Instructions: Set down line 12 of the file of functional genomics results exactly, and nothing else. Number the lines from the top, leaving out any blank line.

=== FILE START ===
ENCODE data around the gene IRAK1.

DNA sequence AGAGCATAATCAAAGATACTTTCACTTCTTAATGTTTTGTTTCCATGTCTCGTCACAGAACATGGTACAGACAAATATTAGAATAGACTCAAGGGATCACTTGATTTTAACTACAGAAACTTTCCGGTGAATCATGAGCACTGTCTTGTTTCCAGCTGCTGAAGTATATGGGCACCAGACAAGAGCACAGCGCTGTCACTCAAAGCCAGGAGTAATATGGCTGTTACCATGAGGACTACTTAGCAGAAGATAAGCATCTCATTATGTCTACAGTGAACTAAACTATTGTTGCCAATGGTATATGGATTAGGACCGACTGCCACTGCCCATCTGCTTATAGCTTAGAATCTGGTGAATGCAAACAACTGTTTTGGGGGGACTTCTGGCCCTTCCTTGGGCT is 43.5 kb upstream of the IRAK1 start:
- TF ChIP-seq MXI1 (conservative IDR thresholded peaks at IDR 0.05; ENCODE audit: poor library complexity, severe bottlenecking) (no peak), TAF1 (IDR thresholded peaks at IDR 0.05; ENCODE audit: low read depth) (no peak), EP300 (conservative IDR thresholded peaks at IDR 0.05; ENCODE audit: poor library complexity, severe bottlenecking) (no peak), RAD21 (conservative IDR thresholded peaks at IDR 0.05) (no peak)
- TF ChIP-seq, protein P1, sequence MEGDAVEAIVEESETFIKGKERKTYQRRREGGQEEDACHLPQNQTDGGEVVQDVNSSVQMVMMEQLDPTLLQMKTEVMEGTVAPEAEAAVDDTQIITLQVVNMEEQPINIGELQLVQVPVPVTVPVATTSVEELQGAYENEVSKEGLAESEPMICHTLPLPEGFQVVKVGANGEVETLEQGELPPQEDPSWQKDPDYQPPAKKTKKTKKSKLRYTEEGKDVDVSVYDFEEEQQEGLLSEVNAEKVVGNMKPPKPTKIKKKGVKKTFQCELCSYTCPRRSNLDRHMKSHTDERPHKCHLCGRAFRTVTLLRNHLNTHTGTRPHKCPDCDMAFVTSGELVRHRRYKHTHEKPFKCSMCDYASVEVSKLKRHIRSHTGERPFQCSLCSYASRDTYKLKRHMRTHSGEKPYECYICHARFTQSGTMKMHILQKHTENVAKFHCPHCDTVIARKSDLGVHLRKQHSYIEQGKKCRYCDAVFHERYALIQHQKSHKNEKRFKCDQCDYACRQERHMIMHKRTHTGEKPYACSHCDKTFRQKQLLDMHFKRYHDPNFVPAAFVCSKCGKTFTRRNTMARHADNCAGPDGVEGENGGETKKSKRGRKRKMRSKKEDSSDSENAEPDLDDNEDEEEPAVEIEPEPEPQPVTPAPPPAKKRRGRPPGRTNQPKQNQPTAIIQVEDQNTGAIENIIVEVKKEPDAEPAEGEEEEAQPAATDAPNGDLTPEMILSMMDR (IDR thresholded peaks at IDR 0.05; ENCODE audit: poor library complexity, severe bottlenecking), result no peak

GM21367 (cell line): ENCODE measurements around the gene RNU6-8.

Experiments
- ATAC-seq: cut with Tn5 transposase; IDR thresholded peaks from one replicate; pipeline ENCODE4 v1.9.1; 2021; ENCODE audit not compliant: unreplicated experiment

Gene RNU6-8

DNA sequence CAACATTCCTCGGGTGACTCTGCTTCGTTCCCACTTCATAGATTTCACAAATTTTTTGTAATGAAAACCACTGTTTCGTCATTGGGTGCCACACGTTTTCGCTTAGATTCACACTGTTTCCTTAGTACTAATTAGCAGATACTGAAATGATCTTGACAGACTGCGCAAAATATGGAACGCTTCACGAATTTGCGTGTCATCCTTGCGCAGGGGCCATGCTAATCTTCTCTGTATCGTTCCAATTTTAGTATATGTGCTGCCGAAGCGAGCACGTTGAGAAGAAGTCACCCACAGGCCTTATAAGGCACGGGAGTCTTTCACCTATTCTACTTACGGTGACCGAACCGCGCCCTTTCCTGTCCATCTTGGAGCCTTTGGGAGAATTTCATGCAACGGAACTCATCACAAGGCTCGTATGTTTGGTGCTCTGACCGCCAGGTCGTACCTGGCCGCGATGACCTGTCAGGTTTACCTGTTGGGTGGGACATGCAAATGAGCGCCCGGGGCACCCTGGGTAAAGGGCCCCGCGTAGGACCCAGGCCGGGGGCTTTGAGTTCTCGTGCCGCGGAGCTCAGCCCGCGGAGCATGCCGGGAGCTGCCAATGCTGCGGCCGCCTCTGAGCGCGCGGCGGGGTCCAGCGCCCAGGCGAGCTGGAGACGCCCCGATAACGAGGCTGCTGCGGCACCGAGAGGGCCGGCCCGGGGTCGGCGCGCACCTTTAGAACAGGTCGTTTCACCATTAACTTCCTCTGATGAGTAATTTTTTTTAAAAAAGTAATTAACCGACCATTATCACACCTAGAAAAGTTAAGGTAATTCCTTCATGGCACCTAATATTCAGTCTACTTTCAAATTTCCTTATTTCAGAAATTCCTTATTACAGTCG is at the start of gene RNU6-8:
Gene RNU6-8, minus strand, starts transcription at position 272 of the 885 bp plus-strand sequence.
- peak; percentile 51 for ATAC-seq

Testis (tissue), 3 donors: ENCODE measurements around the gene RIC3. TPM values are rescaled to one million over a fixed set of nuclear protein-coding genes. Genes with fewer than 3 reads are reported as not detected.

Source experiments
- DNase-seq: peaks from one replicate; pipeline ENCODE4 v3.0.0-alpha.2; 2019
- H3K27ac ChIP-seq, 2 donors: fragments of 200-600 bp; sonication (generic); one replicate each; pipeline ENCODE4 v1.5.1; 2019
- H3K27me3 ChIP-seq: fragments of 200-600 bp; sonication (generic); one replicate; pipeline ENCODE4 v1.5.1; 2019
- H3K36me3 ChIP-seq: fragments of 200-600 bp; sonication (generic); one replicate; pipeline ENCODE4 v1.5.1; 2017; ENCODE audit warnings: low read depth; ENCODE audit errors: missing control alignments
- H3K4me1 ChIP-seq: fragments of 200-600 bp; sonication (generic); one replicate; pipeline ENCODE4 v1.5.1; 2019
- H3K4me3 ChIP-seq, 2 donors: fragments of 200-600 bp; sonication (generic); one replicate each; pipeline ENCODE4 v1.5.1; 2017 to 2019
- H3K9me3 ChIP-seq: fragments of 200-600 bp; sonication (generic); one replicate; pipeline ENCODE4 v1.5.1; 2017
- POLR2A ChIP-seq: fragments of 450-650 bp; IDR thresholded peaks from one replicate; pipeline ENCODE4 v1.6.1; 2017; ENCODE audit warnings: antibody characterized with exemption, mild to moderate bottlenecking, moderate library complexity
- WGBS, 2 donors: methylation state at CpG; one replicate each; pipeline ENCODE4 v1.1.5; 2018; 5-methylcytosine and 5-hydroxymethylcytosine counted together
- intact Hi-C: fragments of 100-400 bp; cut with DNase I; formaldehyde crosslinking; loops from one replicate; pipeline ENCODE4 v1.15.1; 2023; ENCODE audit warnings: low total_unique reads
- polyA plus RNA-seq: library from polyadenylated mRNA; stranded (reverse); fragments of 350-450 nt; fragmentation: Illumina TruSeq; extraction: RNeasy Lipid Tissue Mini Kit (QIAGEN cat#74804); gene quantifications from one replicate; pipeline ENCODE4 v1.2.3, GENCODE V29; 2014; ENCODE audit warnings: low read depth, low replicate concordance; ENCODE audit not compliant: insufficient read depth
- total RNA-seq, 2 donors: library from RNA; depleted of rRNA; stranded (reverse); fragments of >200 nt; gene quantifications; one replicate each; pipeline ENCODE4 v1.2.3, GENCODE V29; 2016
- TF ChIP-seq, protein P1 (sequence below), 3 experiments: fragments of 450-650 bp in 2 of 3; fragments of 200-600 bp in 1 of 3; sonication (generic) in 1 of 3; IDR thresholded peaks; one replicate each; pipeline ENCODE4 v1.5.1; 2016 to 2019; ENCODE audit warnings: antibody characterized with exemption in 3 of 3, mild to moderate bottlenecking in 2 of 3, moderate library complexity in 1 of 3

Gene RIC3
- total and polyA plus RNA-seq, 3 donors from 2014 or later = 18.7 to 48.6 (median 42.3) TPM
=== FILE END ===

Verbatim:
Testis (tissue), 3 donors: ENCODE measurements around the gene RIC3. TPM values are rescaled to one million over a fixed set of nuclear protein-coding genes. Genes with fewer than 3 reads are reported as not detected.